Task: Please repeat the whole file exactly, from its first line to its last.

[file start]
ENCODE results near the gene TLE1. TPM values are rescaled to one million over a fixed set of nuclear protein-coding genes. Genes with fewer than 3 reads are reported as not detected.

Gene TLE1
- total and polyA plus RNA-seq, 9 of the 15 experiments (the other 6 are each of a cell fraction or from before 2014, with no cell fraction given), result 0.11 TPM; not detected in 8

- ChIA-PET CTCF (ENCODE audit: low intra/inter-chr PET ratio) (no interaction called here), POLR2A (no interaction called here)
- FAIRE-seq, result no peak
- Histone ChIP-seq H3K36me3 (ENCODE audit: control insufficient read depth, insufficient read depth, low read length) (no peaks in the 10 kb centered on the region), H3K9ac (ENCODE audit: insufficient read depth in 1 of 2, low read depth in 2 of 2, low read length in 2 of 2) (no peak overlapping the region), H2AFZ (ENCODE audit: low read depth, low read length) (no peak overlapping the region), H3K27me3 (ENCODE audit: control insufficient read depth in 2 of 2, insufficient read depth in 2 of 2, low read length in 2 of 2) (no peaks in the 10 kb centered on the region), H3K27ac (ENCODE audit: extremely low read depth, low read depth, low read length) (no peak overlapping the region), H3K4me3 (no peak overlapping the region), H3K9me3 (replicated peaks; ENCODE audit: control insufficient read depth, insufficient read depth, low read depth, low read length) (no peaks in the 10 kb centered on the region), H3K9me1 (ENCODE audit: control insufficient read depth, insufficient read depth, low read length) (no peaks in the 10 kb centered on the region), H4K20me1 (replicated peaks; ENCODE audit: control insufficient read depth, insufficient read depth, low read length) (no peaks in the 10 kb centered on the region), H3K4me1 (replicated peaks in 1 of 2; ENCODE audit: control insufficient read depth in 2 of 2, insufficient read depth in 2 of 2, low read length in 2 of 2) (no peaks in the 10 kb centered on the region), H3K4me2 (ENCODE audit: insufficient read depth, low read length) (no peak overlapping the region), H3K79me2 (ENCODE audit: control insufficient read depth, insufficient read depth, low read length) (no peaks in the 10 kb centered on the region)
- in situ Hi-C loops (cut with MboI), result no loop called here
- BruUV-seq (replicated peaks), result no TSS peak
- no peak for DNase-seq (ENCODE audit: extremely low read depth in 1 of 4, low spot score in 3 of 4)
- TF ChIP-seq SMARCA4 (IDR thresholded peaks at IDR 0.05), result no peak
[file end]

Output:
ENCODE results near the gene TLE1. TPM values are rescaled to one million over a fixed set of nuclear protein-coding genes. Genes with fewer than 3 reads are reported as not detected.

Gene TLE1
- total and polyA plus RNA-seq, 9 of the 15 experiments (the other 6 are each of a cell fraction or from before 2014, with no cell fraction given), result 0.11 TPM; not detected in 8

- ChIA-PET CTCF (ENCODE audit: low intra/inter-chr PET ratio) (no interaction called here), POLR2A (no interaction called here)
- FAIRE-seq, result no peak
- Histone ChIP-seq H3K36me3 (ENCODE audit: control insufficient read depth, insufficient read depth, low read length) (no peaks in the 10 kb centered on the region), H3K9ac (ENCODE audit: insufficient read depth in 1 of 2, low read depth in 2 of 2, low read length in 2 of 2) (no peak overlapping the region), H2AFZ (ENCODE audit: low read depth, low read length) (no peak overlapping the region), H3K27me3 (ENCODE audit: control insufficient read depth in 2 of 2, insufficient read depth in 2 of 2, low read length in 2 of 2) (no peaks in the 10 kb centered on the region), H3K27ac (ENCODE audit: extremely low read depth, low read depth, low read length) (no peak overlapping the region), H3K4me3 (no peak overlapping the region), H3K9me3 (replicated peaks; ENCODE audit: control insufficient read depth, insufficient read depth, low read depth, low read length) (no peaks in the 10 kb centered on the region), H3K9me1 (ENCODE audit: control insufficient read depth, insufficient read depth, low read length) (no peaks in the 10 kb centered on the region), H4K20me1 (replicated peaks; ENCODE audit: control insufficient read depth, insufficient read depth, low read length) (no peaks in the 10 kb centered on the region), H3K4me1 (replicated peaks in 1 of 2; ENCODE audit: control insufficient read depth in 2 of 2, insufficient read depth in 2 of 2, low read length in 2 of 2) (no peaks in the 10 kb centered on the region), H3K4me2 (ENCODE audit: insufficient read depth, low read length) (no peak overlapping the region), H3K79me2 (ENCODE audit: control insufficient read depth, insufficient read depth, low read length) (no peaks in the 10 kb centered on the region)
- in situ Hi-C loops (cut with MboI), result no loop called here
- BruUV-seq (replicated peaks), result no TSS peak
- no peak for DNase-seq (ENCODE audit: extremely low read depth in 1 of 4, low spot score in 3 of 4)
- TF ChIP-seq SMARCA4 (IDR thresholded peaks at IDR 0.05), result no peak